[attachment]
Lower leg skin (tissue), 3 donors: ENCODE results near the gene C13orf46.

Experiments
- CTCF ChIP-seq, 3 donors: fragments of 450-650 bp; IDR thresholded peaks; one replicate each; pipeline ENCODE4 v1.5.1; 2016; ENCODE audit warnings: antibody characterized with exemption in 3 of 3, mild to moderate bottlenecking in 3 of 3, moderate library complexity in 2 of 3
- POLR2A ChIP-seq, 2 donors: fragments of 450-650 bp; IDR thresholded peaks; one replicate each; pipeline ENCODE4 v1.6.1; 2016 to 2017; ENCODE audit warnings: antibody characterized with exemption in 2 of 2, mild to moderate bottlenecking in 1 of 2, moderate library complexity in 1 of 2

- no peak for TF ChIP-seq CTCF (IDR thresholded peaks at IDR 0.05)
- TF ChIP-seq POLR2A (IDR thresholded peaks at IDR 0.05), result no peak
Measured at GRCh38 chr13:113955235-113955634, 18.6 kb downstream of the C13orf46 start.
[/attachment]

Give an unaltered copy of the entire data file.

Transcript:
Lower leg skin (tissue), 3 donors: ENCODE results near the gene C13orf46.

Experiments
- CTCF ChIP-seq, 3 donors: fragments of 450-650 bp; IDR thresholded peaks; one replicate each; pipeline ENCODE4 v1.5.1; 2016; ENCODE audit warnings: antibody characterized with exemption in 3 of 3, mild to moderate bottlenecking in 3 of 3, moderate library complexity in 2 of 3
- POLR2A ChIP-seq, 2 donors: fragments of 450-650 bp; IDR thresholded peaks; one replicate each; pipeline ENCODE4 v1.6.1; 2016 to 2017; ENCODE audit warnings: antibody characterized with exemption in 2 of 2, mild to moderate bottlenecking in 1 of 2, moderate library complexity in 1 of 2

- no peak for TF ChIP-seq CTCF (IDR thresholded peaks at IDR 0.05)
- TF ChIP-seq POLR2A (IDR thresholded peaks at IDR 0.05), result no peak
Measured at GRCh38 chr13:113955235-113955634, 18.6 kb downstream of the C13orf46 start.